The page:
It is now owned by the publisher Biblioasis, who have made it look lovely (it is regularly illustrated by the graphic novelist Seth, who also works for The New Yorker), and who have upset its gloriously masculine boundaries by hiring its first female editor-in-chief. Her name is Emily Donaldson and she is known to anyone in Canadian publishing: She is a widely respected editor and book reviewer. The organization Canadian Women in the Literary Arts has called her the most prolific book reviewer in Canada. (She often writes for this paper as well. She has edited everyone, including me.)

I asked Donaldson how she was going to feel at home at such a place. “What attracted me was the monumentality of the established white maleness of it,” she said. “My mandate is to freshen things up and bring in some more diverse writers. I am having coffee with a lot of female writers right now.”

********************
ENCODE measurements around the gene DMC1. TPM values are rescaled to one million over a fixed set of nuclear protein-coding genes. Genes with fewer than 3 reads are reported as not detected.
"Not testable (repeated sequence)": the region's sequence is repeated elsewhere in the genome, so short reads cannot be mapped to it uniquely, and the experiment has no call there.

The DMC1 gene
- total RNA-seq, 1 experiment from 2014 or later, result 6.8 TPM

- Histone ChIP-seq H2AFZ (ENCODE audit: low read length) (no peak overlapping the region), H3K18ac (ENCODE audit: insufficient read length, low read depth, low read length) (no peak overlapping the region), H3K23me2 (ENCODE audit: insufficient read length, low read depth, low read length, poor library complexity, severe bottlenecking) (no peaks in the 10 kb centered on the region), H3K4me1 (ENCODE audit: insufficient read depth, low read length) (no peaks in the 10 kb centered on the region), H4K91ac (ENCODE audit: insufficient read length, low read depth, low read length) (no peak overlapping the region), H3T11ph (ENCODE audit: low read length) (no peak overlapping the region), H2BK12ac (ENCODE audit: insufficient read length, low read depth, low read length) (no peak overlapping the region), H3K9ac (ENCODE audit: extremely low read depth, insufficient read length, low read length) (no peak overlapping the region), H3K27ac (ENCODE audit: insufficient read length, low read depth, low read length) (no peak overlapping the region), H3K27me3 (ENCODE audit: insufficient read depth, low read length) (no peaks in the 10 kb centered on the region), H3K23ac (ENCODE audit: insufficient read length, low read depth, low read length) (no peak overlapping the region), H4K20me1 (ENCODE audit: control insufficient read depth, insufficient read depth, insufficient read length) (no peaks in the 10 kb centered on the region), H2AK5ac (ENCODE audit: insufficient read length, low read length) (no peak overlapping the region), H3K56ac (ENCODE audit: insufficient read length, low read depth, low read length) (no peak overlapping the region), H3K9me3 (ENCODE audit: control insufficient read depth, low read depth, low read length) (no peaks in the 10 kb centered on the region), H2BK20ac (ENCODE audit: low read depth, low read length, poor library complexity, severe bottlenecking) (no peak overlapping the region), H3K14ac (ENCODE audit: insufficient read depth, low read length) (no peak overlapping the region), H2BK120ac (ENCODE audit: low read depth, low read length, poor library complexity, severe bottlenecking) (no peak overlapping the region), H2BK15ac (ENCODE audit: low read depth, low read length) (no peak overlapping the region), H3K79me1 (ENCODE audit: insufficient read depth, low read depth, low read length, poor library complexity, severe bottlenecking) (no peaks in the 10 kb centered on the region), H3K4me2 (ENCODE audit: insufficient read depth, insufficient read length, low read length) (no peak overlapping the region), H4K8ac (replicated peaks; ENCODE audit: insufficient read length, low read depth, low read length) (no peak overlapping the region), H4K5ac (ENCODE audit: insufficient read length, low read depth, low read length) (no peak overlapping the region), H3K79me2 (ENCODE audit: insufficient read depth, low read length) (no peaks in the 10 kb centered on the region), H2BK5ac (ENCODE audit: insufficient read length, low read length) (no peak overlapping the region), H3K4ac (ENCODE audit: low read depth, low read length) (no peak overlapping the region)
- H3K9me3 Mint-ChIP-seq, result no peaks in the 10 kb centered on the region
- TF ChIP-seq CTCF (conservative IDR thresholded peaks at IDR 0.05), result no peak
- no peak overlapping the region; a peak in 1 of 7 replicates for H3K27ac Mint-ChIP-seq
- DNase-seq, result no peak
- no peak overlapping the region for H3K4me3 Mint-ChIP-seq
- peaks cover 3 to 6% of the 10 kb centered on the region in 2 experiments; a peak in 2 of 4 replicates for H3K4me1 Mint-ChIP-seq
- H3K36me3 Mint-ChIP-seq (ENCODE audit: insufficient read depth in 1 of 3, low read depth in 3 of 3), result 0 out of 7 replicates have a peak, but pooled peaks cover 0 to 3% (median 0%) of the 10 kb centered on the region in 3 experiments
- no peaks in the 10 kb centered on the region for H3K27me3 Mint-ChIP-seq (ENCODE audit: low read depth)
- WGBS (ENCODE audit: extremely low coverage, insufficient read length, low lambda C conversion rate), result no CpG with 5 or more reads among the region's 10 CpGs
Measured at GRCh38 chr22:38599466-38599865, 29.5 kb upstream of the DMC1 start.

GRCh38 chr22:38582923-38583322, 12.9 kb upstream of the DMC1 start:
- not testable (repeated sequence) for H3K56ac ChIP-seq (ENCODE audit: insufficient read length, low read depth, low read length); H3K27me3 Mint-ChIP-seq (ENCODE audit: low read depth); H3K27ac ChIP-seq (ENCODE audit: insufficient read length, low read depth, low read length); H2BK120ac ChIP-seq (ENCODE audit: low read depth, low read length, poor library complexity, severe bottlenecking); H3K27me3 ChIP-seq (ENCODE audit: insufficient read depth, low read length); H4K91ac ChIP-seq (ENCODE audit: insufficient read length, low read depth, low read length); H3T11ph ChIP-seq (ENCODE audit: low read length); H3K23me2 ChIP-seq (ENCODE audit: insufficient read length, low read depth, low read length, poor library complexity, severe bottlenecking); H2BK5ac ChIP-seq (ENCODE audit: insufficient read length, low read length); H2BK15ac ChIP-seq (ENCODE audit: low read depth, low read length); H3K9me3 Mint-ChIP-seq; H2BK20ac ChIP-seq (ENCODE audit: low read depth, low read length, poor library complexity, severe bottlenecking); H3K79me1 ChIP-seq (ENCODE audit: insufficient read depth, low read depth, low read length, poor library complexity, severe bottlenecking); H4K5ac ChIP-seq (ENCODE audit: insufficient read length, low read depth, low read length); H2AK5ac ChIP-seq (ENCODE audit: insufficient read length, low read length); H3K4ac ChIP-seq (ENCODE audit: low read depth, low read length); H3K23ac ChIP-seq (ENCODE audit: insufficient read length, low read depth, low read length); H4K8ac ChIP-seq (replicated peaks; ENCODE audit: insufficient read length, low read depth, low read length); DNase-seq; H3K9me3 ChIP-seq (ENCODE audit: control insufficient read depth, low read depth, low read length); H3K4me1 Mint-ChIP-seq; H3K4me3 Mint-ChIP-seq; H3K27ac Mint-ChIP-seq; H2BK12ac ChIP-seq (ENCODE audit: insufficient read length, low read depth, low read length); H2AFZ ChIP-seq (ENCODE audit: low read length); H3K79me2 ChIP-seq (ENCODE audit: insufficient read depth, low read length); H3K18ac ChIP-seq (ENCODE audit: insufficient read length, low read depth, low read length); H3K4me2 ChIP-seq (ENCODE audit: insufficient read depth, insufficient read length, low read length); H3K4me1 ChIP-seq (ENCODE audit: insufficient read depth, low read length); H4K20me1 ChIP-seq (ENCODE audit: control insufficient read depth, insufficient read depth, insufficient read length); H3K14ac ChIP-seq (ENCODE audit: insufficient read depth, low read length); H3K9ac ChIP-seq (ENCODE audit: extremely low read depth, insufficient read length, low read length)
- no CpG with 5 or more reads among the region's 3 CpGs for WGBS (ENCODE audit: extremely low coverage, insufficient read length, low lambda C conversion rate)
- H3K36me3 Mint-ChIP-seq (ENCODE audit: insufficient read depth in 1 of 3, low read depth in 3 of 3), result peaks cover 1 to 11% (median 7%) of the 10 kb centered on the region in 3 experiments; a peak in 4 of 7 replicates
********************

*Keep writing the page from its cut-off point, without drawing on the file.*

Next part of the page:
She is careful not to dismiss, though, the high calibre of inquiry the magazine has always reflected, and its interest in rereading and re-evaluating our past. She doesn’t find anything wrong with old white guys per se, and she is going to keep the best of them. Brian Busby, for example, “… who writes a really great column called the Dusty Bookcase on Canada’s ‘suppressed, ignored and forgotten literature,’ will be ongoing – I like the mag’s focus on old stuff and want to keep it up. Ditto for David Mason, who is a living literary archive and an eccentric and engaging writer with lots to say. You need the long view as well as the short, and writing about books and criticism and literature is one of the few places where it’s actually an advantage to be over 40. … The thing about literature is it’s often the case that you get deeper, better perspectives when people have been around longer and have wide reading experience.”